Heights History: Wild in the Streets

New York Times

Inspired by the prospect of a return to 1970s economics last week,  we wrote about the Bad Old Days at 55 Pierrepont Street.  This week we get in the BHB Time Machine and look back to February 1, 1971 when “outsiders” were causing the crime rate in Brooklyn Heights to skyrocket.

Martin Gansberg wrote in the New York Times about a Town Meeting at the Hotel St. George presented by the Better Brooklyn Committee  for residents concerned about the increase in purse snatchings, muggings and drug addicts in the neighborhood.

The 84th Precinct’s Captain Robert Geary tried to explain the NYPD’s predicament by saying there was “no cure” for the crime wave. “It’s something like the problem a physician has,” he said. “He recognizes the symptoms and he can write a prescription that will help ease the pain, but a complete cure does not seem possible.”

The event drew such a large crowd of “artists, writers, lawyers and teachers” as well as “dowagers wearing fur coats and hats” that the meeting needed to be moved from a smaller second floor space to the hotel ballroom.  A 25-man American Legion band was on hand and played a march as attendees slowly shifted to the larger hall giving the event an old-time feel.

But it was far from the good old days for some. The Times quoted a “man on crutches” as saying, “There has been change in Brooklyn Heights.  Some of the brownstones are boarded up.  The hotels don’t do the business that they used to.  In fact, some of the hotels [The St. George, the Frankin Arms and the Margaret Hotel] are used to house welfare families.  Many of their children roam the streets at night.  Things are not what they used to be.”

Despite that statement most residents at the meeting pointed the finger of blame for the spike in crime at “outsiders” and not the welfare hotel residents.

Dr. Benjamin A. Rosenberg of the Better Brooklyn Committee urged residents to band together. “You can’t fight a problem by running away from it, ” he said. “You have to face up to it.”

The meeting ended with residents agreeing to meet further with law enforcement and to work on ways to curb crime.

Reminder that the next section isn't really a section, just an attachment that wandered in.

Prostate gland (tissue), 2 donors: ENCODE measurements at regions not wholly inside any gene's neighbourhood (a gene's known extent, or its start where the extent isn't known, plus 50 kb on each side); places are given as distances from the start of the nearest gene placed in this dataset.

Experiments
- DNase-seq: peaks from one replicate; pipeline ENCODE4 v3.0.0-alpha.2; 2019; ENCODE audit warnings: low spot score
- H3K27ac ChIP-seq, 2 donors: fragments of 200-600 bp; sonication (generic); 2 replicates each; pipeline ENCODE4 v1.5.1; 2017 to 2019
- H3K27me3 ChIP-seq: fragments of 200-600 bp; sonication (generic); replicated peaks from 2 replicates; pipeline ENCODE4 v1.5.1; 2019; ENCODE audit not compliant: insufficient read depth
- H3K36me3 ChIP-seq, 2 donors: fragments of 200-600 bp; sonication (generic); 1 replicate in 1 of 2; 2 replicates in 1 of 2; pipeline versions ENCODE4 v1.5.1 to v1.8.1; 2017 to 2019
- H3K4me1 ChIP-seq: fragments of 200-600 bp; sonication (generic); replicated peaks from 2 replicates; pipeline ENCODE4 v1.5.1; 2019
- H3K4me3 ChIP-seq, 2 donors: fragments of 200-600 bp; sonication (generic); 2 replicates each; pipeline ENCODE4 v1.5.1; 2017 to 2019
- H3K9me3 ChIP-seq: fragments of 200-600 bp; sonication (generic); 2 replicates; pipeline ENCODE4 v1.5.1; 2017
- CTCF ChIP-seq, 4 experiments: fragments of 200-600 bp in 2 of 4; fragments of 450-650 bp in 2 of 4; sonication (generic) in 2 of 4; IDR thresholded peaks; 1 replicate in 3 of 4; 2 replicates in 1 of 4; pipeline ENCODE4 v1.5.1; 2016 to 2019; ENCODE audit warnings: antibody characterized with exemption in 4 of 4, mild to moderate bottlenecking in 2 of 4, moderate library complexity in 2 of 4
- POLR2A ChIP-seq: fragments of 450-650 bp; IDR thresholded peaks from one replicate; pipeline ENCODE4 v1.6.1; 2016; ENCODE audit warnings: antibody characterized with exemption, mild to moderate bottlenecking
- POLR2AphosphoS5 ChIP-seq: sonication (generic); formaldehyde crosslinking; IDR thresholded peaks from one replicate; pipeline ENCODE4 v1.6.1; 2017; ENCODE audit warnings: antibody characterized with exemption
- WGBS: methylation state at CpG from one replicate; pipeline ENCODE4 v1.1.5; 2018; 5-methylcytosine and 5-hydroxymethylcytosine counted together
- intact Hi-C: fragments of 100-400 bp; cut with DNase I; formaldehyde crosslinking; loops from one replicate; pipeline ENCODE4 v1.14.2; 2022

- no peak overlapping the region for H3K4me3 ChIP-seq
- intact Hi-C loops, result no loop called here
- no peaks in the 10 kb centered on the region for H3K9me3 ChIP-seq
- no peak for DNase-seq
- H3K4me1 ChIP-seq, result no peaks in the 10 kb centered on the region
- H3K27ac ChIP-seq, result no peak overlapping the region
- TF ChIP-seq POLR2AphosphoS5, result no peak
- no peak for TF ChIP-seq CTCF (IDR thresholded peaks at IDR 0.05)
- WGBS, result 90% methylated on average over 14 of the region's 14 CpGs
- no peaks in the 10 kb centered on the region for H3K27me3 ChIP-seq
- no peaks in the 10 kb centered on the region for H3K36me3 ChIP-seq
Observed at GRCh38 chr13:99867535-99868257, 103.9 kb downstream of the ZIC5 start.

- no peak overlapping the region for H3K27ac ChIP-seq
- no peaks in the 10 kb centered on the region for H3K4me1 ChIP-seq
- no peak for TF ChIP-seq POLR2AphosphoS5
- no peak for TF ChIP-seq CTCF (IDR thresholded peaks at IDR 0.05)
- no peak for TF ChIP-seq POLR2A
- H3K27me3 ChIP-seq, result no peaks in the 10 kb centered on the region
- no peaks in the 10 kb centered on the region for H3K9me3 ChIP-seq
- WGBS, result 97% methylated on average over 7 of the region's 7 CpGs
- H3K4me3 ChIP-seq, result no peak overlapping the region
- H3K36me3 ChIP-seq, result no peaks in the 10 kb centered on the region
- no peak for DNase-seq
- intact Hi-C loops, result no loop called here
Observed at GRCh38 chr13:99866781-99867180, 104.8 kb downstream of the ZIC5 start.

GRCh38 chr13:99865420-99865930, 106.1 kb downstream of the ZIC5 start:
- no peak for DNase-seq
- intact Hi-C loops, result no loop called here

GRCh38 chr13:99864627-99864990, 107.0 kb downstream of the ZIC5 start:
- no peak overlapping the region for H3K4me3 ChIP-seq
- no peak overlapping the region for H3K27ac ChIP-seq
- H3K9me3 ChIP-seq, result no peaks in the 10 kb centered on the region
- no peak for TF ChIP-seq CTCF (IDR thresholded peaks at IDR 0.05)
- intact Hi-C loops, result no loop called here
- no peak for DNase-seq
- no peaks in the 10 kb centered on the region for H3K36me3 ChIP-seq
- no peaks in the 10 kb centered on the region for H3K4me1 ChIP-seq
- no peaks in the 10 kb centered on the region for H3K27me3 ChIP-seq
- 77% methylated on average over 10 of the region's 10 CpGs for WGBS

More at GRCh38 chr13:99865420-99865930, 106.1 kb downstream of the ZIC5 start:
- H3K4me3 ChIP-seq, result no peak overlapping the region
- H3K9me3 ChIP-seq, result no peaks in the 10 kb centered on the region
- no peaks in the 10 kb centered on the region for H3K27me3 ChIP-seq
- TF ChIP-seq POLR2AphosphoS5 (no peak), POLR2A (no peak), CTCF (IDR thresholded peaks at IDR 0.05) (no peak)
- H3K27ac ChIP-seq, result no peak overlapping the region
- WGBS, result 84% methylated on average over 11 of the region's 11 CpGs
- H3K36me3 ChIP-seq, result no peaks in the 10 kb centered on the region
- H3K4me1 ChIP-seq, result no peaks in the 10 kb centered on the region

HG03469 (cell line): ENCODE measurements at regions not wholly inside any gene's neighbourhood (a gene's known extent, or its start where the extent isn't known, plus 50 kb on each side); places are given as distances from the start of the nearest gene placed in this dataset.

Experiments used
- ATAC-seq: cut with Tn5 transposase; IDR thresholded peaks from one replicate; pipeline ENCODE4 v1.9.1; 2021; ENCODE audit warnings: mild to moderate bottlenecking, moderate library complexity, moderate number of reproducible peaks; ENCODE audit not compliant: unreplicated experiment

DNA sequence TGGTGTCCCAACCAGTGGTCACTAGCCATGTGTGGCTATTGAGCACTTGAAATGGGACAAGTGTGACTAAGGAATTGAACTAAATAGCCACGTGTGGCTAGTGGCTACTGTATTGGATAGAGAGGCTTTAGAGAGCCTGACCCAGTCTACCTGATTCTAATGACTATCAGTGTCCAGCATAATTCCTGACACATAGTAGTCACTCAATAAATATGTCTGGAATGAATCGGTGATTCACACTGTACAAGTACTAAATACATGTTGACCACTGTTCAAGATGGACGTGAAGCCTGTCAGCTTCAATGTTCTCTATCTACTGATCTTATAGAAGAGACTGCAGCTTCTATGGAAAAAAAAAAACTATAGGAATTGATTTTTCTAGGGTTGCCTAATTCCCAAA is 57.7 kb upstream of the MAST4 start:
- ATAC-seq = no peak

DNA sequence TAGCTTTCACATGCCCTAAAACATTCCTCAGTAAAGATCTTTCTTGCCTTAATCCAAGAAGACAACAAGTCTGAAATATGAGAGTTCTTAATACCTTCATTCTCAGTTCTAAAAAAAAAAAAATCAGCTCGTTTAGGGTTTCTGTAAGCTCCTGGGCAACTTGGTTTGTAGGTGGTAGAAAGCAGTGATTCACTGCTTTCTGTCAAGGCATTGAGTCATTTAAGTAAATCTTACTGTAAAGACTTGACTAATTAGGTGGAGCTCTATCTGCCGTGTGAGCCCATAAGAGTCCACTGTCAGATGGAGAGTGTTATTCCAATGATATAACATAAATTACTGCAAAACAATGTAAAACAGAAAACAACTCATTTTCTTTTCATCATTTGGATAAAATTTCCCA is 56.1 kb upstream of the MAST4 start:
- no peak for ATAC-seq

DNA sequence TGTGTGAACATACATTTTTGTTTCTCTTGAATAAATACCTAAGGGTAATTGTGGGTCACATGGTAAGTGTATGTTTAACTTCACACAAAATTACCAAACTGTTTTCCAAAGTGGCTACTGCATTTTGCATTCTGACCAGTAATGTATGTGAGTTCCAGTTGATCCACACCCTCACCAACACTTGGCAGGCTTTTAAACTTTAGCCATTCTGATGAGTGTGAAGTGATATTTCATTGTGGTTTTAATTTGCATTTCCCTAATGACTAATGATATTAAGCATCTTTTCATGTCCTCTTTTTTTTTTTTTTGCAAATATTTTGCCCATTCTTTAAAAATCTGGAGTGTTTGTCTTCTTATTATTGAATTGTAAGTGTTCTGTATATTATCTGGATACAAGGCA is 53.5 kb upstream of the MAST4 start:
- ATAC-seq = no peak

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  • AEB

    Hard to imagine that BH–now so gentrified-circumspect, so leafy, hushed and decorous–has a scarlet past.

    But most of its past was, post the arrival of the ferry and subway, and thus of upper-class flight, at least partially louche and raucous, when not actually dangerous.

    Though a surprising amount of crime still occurs here, “squeaky clean” would, I think, accurately describe the nabe today.

  • http://www.myspace.com/billyreno Billy Reno

    We could still use the Guardian Angels back on the streets.

  • my2cents

    I’ll say it again. And you people are worried about an NYU dorm on Montague street?

  • http://deleted paul

    where on montague street is there going to be an nyu dorm?

  • http://deleted paul

    i was around since the late 60′s in the heights. the entire city was a lot more rangy. the heights was then a great neighborhood as it is now. it didn’t feel particularly unsafte to me then.
    one big difference between now and then is that it was a lot more heterogeneous then. there were lots of blue collar people, lots of civil servants, professors, writers, artists, and lots of wall street types. montague street had mostly mom and pop stores. i think armando’s is about the only establishment from that period still in business at the same location. personally, i really loved it back then. i still love it, but i’m saddened by the air of exclusivity now; a bit too homogenized.
    i guess that’s why g-d made (or re-made) fort greene, clinton hill, greenpoint, etc.

  • Teddy

    History tells us the past is often the future.

  • my2cents

    Paul, there was a big uproar on the blog a few months back when there was cause to think that the Bossert hotel would be rented to NYU or sold to them for use as a dorm. But that deal seems to have fallen through.
    Also, I am sorry to tell you that Armandos is gone now. It went out of business earlier this year. I wish the heights was more heterogeneous as you describe it. Oh well, we can’t have everything I guess.

  • matt

    to them, I’m sure outsiders == ‘black people’

  • Tim N.

    Wasn’t there a topless joint in the St George as well? Where Palmira’s was for a while?

    I always get to the party ten minutes too late. :>)

  • Andrew Porter

    How soon they forget. Tim, you’re remembering the Club Wylde Fyre, where you could get a venereal disease (or worse) with your drink.

    I remember when the Franklin Arms on Orange Street (now a respectable co-op) housed welfare recipients and was an SRO (Single Room Occupancy) hotel. One guy robbed a store, stole a bag of money, and police followed a trail of loose change down the Henry Street sidewalk, around the corner onto Orange, and then into the hotel. Nowadays, they’d follow a trail of Lehman Bros. stock certificates —worth less than the change.